More students displaced by unfinished campus apartment

Students displaced by Prime Place Apartments’ delayed opening scramble to find alternative housing as semester starts.

The Prime Place apartments under construction on Tuesday, Aug. 1.

Alex Tuthill-Preus

The Prime Place apartments under construction on Tuesday, Aug. 1.

Arianna Valenzuela-Zazueta

Construction delays at a new campus-area apartment have left University of Minnesota students scrambling to find housing.

For the second time in a month, management at Prime Place, an under-construction apartment in Stadium Village, notified hundreds of tenants that construction would not finish until December, months after fall classes start. 

Earlier in August, Prime Place management told an initial group of tenants part of the building would not be complete for their move-in. 

University junior Michael Livanos said Prime Place management gave him mixed signals before he learned of his displacement.

“I was notified early August that my unit would not be ready,” Livanos said. “This came as a big surprise for me, because just about a week before I had called Prime Place to ask if my specific unit was going to be ready, and they told me it would be.”

Between 400 and 600 students like Livanos have been impacted by the apartment’s delay, said University Student Legal Service Director Mark Karon.

The number of displaced students is unprecedented, he said. 

“We’ve never had it where a 200-unit apartment building has been totally shut down,” Karon said.

Around 100 students have sought counsel with USLS throughout the situation, he said. 

Management at Prime Place gave the most recent displaced tenants two options for compensation.

In an email from Michael Spare, a Prime Place general manager, management offered to take $50 off rent each day tenants aren’t in their new apartment or continue paying rent and live in a hotel temporarily.  

In early August, the first group of displaced tenants was offered the option to end their lease and get security deposits back, or delay the lease until December and receive a $1,500 bonus.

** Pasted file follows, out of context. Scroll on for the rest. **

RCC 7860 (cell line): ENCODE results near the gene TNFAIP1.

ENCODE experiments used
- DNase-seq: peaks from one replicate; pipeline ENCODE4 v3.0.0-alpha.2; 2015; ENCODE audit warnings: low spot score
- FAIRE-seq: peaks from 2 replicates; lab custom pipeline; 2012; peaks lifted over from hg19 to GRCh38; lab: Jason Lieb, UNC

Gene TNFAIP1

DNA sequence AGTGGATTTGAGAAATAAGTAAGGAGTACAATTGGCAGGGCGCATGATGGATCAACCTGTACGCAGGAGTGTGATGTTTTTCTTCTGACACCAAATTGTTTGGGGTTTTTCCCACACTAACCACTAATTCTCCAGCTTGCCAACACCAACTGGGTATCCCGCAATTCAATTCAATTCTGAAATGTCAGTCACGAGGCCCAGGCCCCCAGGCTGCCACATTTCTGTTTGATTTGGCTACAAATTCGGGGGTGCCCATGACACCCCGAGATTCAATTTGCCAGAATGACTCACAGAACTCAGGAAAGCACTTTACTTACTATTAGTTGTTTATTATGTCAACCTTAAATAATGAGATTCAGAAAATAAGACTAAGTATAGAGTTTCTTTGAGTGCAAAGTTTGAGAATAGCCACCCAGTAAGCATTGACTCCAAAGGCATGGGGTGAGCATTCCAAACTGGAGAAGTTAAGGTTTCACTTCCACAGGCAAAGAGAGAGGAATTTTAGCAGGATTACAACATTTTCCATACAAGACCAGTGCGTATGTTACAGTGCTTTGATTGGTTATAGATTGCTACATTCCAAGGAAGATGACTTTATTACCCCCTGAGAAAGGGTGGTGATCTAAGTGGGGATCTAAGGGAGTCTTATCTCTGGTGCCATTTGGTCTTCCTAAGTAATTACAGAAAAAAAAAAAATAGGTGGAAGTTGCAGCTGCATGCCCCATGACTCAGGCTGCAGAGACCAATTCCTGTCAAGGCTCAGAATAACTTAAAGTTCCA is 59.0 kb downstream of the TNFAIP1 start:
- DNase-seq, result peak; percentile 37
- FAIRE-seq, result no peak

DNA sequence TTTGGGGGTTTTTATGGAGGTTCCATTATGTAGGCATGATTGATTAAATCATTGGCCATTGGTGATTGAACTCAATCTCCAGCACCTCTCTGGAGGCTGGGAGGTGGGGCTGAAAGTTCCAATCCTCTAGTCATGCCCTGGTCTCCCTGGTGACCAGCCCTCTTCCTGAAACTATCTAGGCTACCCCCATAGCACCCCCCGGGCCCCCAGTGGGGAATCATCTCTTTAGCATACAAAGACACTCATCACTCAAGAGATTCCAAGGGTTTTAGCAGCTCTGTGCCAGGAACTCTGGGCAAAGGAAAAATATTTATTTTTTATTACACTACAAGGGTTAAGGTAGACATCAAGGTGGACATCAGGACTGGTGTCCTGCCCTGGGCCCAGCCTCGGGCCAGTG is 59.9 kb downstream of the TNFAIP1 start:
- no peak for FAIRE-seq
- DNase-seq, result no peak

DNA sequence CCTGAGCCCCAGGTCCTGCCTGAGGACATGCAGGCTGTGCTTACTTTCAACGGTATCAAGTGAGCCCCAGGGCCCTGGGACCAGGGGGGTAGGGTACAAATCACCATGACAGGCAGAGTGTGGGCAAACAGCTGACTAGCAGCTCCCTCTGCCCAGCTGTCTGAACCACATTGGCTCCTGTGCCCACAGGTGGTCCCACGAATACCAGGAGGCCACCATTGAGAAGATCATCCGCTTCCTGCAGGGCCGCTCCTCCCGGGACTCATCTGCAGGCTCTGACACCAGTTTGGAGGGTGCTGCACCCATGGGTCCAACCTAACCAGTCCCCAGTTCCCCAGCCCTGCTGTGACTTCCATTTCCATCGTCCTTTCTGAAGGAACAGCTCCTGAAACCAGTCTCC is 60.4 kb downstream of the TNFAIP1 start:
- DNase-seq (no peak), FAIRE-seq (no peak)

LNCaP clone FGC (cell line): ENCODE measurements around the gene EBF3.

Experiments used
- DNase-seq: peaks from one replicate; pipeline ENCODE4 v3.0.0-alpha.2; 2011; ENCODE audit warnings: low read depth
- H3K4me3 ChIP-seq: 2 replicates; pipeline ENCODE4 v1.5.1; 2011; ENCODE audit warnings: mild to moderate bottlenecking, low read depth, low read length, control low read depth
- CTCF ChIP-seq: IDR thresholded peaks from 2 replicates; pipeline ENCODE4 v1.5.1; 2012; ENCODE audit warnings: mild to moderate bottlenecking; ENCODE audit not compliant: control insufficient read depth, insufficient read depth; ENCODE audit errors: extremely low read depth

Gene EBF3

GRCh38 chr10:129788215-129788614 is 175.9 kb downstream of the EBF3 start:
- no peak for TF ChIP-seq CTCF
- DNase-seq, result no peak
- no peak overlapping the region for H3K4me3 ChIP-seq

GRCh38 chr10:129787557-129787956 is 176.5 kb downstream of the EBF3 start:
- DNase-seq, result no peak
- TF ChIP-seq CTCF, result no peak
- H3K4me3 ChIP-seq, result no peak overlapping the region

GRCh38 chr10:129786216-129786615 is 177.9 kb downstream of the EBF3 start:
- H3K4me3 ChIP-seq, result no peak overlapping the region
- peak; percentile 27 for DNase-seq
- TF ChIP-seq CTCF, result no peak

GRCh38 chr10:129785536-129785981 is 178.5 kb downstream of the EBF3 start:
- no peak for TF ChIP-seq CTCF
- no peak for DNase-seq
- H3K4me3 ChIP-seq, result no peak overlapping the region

While Livanos and his roommates managed to find an alternative apartment, others have not been as fortunate. 

Two weeks ago, University junior Megan Larranaga received notice that she was displaced by the ongoing construction and has yet to find new housing.

“This is causing me a severe amount of stress,“ she said.  “I still am left with nowhere to live, and have nowhere to go.” 

This isn’t the first time the Kansas-based Prime Place, which manages several student apartment complexes nationwide, has had construction issues. Residents previously voiced complaints at apartments in Oklahoma and Nebraska over continued construction.

USLS is evaluating different options to help displaced students in finding comparable living accommodations. 

But legal representatives have struggled to take action because of a difficulty to calculate damages students have incurred, Karon said.

“Prime Place is trying to work with our office as well as the students in trying to address this situation,” he said. 

Blake Franklin, a Prime Place general manager, said he feels bad for the students, and said he and other staff members are working hard to finish construction. 

Prime Place told student legal service representatives the building will be completed by late December, Karon said.

Whether students will still opt to sign on with the apartment, however, is up in the air.

“I think … the question is, how willing are they to help the students this year and come to the aid of those people who have been displaced so that they can rebuild the trust and confidence in the student body for future tenants?” Karon said. 

After dealing with the last-minute displacement, Larranaga said no deal could keep her there. 

“I don’t want to live under a roof of people who are managed by people who aren’t trustworthy,” she said.